From 2 June 2016 15:00 to 3 June 2016 16:00

The Utrecht Mathematical Colloquium: Graeme Segal, University of Oxford

2nd Kan Memorial Lectures, 2 and 3 June 2016

Thursday June 2

Title:  The ubiquity of homotopy

Atlas Lecture Theater, Koningsberger building.

Refreshments 15h-15h30

Drinks 16h30-17h in mathematics library

Friday June 3

Hans Freudenthal Building, room 611

11-12h:  "Aspects of non-commutative geometry"
15-16h:  "Higher structures in homotopy theory" 

Abstract:

Much of mathematics is about discovering robust kinds of structure which organize and illuminate large areas of the subject. Perhaps the most basicorganizing concept of our thought is space. It leads us to the homotopy category, which captures many of our geometric intuitions but also arises unexpectedly in contexts far from ordinary spaces. Still more is this true of the `stable homotopy' category, which sits midway between geometry and algebra.

The theme of my lectures is the strangeness and the ubiquity of the homotopy and stable homotopy categories, and how they give us new ideas of what a space is, and why manifolds and spaces with algebraic structure play such a special role.

The rst lecture will be a non-technical survey of things discussed in more detail in the following two, such as the dual ways of thinking of a space in terms of the paths in it and in terms of its algebra of functions; also, what abstract homotopy theory is, and how it leads us to new geometrical ideas and new analogues of the stable homotopy category.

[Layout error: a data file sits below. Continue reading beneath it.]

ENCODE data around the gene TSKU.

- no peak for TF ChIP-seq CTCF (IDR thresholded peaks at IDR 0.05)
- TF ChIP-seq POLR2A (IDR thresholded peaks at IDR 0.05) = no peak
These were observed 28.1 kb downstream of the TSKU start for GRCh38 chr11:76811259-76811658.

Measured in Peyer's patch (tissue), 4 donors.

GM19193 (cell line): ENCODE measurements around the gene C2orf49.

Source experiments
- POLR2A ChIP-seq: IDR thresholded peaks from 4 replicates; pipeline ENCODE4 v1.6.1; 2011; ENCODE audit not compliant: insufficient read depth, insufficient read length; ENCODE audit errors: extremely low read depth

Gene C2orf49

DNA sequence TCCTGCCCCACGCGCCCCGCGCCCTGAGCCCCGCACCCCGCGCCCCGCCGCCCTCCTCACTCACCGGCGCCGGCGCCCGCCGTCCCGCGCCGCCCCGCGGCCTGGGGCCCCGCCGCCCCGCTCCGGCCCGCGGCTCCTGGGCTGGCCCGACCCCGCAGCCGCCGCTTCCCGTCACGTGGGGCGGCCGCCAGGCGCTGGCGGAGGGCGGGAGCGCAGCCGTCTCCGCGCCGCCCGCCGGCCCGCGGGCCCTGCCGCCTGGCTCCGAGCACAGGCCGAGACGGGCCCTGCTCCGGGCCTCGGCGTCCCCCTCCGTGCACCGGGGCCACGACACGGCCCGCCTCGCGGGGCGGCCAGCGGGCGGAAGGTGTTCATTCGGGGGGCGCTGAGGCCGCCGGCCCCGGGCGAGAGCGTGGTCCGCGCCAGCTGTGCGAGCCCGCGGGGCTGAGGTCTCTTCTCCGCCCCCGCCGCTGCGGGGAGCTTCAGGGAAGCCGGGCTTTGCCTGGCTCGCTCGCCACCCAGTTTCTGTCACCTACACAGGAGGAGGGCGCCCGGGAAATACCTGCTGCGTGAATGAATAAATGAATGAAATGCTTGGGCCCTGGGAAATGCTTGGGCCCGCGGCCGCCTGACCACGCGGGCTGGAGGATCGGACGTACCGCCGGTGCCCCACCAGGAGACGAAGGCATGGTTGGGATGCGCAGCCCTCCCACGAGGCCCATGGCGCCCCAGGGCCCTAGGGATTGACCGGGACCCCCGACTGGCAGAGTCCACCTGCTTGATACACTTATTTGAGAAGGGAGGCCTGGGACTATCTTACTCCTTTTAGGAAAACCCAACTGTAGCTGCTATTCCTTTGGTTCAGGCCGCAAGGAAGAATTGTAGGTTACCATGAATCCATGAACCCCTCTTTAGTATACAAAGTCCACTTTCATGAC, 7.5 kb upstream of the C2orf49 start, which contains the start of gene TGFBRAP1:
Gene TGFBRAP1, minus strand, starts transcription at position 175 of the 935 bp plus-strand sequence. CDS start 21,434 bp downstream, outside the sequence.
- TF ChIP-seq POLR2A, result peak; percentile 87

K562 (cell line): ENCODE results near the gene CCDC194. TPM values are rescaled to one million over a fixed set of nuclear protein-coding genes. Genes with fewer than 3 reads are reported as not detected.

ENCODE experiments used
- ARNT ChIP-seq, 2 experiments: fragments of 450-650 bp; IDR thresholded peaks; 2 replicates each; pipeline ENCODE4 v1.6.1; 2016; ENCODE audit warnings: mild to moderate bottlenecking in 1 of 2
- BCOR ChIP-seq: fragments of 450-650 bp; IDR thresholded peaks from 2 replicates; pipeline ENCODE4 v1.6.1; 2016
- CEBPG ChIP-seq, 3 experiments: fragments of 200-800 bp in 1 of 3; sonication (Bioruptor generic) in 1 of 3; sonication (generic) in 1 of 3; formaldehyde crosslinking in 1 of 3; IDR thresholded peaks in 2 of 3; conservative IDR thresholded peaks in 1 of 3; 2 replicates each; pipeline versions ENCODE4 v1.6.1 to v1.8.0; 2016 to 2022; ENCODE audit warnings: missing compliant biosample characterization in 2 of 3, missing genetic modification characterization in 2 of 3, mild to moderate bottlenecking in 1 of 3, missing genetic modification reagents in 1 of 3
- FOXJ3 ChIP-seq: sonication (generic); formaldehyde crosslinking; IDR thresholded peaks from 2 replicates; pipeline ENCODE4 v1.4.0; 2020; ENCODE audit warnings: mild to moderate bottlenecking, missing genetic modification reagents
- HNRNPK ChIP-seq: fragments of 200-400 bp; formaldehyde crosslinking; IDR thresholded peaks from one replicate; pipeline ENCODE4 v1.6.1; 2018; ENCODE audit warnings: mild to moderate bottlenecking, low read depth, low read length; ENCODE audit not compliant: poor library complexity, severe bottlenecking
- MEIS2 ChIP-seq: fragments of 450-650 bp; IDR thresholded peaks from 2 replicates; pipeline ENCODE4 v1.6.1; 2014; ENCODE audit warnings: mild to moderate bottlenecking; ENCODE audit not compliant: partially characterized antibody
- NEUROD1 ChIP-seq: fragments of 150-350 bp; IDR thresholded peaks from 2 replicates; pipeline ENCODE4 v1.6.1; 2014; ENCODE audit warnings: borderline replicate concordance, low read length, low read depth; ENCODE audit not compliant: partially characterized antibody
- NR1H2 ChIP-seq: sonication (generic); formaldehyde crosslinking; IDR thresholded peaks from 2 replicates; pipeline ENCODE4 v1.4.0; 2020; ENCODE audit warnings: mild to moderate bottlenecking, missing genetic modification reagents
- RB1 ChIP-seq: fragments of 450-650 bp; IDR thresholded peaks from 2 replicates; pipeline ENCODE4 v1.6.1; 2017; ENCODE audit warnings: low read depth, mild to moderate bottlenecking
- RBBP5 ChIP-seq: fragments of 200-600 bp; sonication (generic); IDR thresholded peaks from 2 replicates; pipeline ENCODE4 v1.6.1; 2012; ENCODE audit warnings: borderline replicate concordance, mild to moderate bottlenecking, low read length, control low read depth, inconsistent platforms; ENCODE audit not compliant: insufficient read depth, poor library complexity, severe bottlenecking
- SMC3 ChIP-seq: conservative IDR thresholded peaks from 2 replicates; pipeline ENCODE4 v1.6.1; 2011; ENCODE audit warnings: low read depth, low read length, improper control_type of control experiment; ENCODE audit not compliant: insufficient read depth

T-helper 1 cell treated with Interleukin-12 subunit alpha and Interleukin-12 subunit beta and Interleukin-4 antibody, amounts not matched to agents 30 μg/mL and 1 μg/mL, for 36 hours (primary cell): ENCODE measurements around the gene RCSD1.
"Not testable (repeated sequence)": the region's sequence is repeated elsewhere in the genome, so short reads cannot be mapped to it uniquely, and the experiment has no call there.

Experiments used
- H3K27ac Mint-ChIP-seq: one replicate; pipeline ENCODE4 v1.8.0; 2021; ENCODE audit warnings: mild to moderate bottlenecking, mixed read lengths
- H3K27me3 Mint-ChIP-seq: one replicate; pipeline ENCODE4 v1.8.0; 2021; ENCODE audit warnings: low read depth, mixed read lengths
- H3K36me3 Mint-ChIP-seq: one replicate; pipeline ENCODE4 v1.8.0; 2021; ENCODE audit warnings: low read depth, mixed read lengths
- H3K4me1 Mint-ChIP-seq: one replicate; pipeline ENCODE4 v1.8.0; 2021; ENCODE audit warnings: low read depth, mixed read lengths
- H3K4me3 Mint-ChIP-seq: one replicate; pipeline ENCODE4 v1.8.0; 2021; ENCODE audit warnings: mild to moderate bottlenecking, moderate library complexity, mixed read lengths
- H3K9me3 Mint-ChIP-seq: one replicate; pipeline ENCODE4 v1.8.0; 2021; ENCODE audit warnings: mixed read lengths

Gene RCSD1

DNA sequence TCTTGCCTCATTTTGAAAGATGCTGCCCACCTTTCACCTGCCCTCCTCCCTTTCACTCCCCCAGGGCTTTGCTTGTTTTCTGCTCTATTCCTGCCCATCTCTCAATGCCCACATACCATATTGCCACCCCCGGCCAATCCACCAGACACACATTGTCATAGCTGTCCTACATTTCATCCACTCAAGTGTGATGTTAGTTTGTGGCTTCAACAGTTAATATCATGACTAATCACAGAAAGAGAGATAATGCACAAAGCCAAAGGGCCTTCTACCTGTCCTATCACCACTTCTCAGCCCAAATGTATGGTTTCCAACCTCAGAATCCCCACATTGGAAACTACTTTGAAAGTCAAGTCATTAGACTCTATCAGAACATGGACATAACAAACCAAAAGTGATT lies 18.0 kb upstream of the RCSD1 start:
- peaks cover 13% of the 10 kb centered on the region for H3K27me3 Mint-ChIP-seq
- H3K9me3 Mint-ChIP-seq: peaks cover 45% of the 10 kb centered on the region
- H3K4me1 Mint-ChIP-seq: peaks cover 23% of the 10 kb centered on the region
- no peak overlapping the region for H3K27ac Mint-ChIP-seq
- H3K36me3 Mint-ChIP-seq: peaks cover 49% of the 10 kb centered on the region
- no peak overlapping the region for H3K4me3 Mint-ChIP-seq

One of the biggest steps in disengaging homotopy from spaces was Kan's theory of simplicial objects; a subtheme is the dierent ways in which this can be viewed and the dierent directions in which it can lead.

The second lecture focuses on the relation between spaces and their algebras of functions, algebraic K-theory, and the nature of noncommutative spaces and `quantization' -- what it means for a noncommutative object to be a deformation of a normal space. We see how the stable homotopy category sits inside a noncommutative stable category. I shall speculate on the place of Floer homotopy theory in this picture.

The third lecture is partly about how manifolds relate to stable homotopy, and the role of Poincare duality and quadratic forms. It is also about the `higher homotopies' which lie below the surface of the naive homotopy category. This is another angle on the interpolation between commutativity and noncommutativity, more from the perspective of traditional algebraic topology.

Start date and time
2 June 2016 15:00
End date and time
3 June 2016 16:00